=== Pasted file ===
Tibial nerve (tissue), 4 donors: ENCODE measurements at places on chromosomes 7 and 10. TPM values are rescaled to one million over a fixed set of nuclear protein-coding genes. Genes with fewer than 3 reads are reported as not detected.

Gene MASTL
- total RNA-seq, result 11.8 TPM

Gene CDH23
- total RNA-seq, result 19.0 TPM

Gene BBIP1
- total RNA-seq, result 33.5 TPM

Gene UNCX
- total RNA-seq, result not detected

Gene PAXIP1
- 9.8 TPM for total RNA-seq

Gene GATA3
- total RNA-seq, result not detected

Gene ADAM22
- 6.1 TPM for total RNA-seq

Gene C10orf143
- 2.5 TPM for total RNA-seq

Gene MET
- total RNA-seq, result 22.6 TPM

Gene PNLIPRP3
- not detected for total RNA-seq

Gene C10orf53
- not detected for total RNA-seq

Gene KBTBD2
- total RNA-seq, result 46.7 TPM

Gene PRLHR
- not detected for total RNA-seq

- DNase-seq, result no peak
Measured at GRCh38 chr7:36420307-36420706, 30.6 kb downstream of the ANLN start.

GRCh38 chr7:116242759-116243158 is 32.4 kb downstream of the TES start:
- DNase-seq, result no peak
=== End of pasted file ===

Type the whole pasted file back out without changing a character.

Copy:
Tibial nerve (tissue), 4 donors: ENCODE measurements at places on chromosomes 7 and 10. TPM values are rescaled to one million over a fixed set of nuclear protein-coding genes. Genes with fewer than 3 reads are reported as not detected.

Gene MASTL
- total RNA-seq, result 11.8 TPM

Gene CDH23
- total RNA-seq, result 19.0 TPM

Gene BBIP1
- total RNA-seq, result 33.5 TPM

Gene UNCX
- total RNA-seq, result not detected

Gene PAXIP1
- 9.8 TPM for total RNA-seq

Gene GATA3
- total RNA-seq, result not detected

Gene ADAM22
- 6.1 TPM for total RNA-seq

Gene C10orf143
- 2.5 TPM for total RNA-seq

Gene MET
- total RNA-seq, result 22.6 TPM

Gene PNLIPRP3
- not detected for total RNA-seq

Gene C10orf53
- not detected for total RNA-seq

Gene KBTBD2
- total RNA-seq, result 46.7 TPM

Gene PRLHR
- not detected for total RNA-seq

- DNase-seq, result no peak
Measured at GRCh38 chr7:36420307-36420706, 30.6 kb downstream of the ANLN start.

GRCh38 chr7:116242759-116243158 is 32.4 kb downstream of the TES start:
- DNase-seq, result no peak